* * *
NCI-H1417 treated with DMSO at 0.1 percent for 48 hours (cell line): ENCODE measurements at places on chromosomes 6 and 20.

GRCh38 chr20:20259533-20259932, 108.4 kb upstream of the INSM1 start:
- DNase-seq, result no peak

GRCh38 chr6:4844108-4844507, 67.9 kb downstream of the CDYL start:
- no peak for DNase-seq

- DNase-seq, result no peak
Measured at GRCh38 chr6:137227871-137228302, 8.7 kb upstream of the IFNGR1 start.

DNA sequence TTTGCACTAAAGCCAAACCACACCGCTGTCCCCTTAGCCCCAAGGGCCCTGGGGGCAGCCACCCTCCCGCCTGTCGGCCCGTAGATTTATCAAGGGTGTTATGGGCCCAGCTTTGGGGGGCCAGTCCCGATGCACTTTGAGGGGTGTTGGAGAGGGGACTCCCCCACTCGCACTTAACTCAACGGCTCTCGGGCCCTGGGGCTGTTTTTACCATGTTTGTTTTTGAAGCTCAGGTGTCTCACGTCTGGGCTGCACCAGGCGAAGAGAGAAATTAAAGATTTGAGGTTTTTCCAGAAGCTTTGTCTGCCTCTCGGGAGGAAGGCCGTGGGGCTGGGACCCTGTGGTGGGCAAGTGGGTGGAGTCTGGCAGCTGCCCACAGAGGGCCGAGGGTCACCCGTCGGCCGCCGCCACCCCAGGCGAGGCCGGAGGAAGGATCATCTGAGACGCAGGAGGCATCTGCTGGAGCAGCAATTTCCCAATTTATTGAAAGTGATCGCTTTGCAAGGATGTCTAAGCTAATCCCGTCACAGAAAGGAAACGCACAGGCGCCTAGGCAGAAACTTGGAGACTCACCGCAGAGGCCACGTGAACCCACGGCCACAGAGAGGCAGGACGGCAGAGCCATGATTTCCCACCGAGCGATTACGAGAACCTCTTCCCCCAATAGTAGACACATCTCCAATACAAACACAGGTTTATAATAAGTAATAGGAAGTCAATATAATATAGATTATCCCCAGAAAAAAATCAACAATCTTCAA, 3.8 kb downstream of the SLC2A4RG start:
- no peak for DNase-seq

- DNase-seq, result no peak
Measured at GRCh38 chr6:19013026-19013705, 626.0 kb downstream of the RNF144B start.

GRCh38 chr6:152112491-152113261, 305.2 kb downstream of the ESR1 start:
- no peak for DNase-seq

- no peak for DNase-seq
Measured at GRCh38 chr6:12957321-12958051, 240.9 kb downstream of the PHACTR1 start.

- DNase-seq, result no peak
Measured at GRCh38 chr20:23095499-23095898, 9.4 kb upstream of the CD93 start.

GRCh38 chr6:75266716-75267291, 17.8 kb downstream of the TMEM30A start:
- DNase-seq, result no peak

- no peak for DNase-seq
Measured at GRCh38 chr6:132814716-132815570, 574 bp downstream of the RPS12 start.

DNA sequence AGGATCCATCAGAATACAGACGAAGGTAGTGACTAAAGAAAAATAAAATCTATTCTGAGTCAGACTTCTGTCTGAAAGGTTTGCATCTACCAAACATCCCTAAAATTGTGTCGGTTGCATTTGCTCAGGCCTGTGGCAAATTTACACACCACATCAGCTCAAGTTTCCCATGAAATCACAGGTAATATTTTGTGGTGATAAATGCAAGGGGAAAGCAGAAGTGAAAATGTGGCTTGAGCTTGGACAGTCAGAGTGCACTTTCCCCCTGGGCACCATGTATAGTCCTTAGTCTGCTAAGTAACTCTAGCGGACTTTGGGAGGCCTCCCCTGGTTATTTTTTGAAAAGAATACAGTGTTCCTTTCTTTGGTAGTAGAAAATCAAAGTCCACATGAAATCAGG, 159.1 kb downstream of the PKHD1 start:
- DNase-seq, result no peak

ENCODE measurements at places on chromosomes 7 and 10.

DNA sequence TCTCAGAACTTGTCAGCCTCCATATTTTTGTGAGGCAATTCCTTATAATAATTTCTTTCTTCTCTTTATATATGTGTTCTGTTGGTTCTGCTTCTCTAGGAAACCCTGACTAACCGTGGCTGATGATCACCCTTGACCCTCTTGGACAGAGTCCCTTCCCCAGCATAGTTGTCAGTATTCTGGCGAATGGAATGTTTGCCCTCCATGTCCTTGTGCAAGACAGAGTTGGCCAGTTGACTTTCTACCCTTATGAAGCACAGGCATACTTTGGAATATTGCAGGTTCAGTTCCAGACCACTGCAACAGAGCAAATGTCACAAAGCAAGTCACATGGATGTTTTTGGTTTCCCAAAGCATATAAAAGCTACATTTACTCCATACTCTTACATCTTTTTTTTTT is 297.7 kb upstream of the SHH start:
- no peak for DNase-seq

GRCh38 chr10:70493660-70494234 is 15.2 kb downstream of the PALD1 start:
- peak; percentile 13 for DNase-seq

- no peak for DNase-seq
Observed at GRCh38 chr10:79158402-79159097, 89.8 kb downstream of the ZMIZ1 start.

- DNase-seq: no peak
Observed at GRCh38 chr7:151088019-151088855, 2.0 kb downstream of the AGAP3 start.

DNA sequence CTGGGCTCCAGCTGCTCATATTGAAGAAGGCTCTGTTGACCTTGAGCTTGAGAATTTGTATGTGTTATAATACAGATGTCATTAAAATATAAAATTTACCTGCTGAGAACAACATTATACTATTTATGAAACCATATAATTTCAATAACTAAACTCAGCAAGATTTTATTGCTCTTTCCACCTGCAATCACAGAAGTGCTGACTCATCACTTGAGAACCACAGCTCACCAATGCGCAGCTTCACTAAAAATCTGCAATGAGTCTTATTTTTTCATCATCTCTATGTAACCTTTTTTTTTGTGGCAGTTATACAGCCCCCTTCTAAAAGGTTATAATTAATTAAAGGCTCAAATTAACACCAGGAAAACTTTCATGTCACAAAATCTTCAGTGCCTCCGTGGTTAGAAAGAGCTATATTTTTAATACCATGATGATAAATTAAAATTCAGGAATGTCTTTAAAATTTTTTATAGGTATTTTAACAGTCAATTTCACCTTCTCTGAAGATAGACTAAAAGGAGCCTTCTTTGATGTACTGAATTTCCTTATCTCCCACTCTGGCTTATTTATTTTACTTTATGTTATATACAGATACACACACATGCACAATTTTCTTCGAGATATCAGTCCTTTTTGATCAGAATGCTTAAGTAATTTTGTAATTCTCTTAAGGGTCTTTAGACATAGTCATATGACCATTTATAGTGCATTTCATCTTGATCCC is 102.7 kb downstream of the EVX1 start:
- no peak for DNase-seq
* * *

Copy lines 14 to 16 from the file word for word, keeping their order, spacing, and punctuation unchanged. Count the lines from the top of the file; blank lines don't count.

- no peak for DNase-seq
Measured at GRCh38 chr6:12957321-12958051, 240.9 kb downstream of the PHACTR1 start.

- DNase-seq, result no peak